When members of the Riverdale Baptist High School baseball program gripe about having a rough day, all it takes is a look toward team manager Richard Gaither to silence those thoughts.
Gaither rarely missed a practice or a game this spring, even when the Crusaders traveled to face opponents from outside Price George’s County. At some point during most practices, he would get his glove, head to centerfield and field a few fly balls. He said he does all that to prepare for his ultimate goal of playing in a real game.
Many freshmen arrive at Riverdale Baptist with similar goals, but Gaither is not the typical rookie. Last month, he underwent his fifth operation at Children’s Hospital to remove a recurring and malignant brain tumor just above his right ear. It has been diagnosed by doctors at Johns Hopkins University as a Grade 3 ganglioglioma.
“You know, it’s something that I’ve grown to live with,” Gaither said. “I know what to expect every time. I’m not afraid of the operations. I know that I have to get them. Hopefully, one day they’ll tell me I won’t need another one.”
Gaither had his first tumor removed — all in basically the same location — when he was only 2. At the time, his parents, Richard and Joy Gaither, thought that might be the last one we would need. But Gaither has gone back four more times at age 7, 11, 15 and 16. Each time the doctors have not only removed the tumor, about the diamater as a dime, but also a small portion of his brain surrounding the tumor.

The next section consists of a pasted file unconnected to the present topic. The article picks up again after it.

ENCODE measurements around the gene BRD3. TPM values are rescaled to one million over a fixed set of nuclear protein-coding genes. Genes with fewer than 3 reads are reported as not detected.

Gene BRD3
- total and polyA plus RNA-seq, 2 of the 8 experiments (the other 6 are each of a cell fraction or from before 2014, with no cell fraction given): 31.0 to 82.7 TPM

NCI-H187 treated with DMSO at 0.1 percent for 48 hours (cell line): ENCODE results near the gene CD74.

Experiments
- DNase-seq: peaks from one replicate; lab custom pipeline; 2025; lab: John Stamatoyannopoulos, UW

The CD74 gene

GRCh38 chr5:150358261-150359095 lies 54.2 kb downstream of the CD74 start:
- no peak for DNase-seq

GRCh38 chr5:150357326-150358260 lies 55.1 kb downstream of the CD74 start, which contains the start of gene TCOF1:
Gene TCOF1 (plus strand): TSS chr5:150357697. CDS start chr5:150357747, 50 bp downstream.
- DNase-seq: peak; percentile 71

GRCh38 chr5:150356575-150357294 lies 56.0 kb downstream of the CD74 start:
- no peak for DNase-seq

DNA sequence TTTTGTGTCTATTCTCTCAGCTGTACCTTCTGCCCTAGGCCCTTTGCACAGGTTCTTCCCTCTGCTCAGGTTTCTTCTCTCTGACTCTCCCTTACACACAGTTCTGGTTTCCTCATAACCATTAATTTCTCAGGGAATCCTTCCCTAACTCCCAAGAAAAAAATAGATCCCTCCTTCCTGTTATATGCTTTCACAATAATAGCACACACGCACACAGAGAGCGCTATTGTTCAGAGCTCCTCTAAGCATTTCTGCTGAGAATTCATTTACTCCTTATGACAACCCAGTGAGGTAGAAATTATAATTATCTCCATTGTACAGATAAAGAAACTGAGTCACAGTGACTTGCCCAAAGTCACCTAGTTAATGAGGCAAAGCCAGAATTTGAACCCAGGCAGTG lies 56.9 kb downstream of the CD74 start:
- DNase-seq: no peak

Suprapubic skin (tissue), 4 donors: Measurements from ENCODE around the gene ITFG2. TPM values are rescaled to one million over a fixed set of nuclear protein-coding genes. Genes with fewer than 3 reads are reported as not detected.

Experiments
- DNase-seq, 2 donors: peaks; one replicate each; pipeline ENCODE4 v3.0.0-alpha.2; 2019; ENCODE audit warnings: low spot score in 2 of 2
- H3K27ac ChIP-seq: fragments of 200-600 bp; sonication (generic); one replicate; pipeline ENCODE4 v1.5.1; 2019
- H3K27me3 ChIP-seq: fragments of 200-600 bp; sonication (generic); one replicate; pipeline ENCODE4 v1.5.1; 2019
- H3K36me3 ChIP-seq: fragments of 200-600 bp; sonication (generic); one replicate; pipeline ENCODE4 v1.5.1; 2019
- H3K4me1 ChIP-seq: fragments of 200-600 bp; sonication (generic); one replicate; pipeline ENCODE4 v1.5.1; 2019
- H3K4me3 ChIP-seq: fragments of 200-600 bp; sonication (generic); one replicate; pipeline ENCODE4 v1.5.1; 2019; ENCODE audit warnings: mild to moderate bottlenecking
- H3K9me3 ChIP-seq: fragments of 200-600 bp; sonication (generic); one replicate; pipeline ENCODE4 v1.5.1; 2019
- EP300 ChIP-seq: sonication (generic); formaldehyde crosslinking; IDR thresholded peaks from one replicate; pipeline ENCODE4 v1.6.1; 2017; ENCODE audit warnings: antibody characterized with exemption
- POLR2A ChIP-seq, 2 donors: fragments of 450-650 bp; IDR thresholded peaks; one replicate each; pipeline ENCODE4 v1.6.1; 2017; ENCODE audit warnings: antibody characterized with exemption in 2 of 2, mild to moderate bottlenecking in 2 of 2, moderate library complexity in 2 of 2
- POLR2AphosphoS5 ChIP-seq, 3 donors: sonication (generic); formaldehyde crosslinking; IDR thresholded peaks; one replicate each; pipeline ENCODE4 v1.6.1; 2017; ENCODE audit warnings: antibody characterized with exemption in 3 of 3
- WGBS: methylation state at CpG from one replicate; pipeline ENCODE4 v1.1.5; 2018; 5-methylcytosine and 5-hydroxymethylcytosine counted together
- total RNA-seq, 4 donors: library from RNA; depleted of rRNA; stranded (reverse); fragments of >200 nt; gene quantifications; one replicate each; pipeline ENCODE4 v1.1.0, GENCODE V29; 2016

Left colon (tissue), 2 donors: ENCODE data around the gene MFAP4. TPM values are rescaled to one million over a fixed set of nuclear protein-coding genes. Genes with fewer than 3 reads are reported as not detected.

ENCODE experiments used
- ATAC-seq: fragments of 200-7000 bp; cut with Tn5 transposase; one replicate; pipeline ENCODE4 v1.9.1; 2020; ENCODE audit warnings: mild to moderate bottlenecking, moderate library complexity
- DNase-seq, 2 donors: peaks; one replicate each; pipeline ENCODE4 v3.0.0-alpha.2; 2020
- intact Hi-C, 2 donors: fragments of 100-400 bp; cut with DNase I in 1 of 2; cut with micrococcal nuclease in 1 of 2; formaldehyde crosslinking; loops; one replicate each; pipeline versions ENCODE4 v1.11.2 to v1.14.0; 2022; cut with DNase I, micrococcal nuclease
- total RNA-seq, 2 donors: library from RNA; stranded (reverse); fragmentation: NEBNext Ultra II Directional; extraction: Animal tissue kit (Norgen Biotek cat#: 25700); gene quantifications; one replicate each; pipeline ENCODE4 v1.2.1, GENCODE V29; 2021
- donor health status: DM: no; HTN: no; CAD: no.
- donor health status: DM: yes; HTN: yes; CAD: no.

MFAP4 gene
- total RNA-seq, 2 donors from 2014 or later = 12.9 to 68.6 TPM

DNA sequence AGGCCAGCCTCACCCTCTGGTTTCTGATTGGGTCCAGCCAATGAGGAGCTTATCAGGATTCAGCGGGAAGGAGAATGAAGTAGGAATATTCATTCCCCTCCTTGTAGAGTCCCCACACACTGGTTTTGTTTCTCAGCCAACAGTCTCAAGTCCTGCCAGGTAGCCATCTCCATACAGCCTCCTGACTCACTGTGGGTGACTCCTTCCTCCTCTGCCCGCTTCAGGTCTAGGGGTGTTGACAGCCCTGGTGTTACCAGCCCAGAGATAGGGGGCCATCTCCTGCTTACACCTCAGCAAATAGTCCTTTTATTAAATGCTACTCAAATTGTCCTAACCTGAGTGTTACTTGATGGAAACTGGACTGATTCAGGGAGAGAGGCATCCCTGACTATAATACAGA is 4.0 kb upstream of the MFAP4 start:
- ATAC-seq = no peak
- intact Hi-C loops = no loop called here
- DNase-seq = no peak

“The thinking is that is they cut away a small part of the brain around the tumor, then maybe the tumor won’t grow back,” the father said. “This last one was very small. He’s right-handed, so when they cut away little pieces of his brain on that side it doesn’t affect his speech or his motor skills. He still has to go back for chemotherapy. But so far everything is pretty much normal.”
He has become a fixture in the Crusaders’ dugout. Gaither, who hopes to be officially added to the roster next season, simply dreams of someday taking the field, perhaps even for the top of the seventh inning of a home game.
“I can’t wait to put on a jersey and run out onto the field for a real game,” Gaither said. “I don’t have any problem catching fly balls in practice. I feel a little awkward going back on fly balls, but ones hit in front of me or to the side I know I can catch. I just can’t wait to do that in a real game.”
Riverdale Baptist coach Terry Terrill eclipsed the 1,000-win mark this spring and sometime in the near future his son, Ryan Terrill, a former player and current assistant coach, should take over the program. The younger Terrill has grown fond of Gaither and hopes to be able to get him into a game next spring.
“If he’s cleared to play next spring and it’s OK with his parents, then I’ll put him in the outfield,” Ryan Terrill said. “He loves catching fly balls in practice. He catches everything we send his way. He reminds all of us how easy we have it. Sometimes you might think like you’re having a rough day because you’re sore or sick and then you look over at Richard and realize what he’s been through and then you realize you’ve got nothing to complain about.”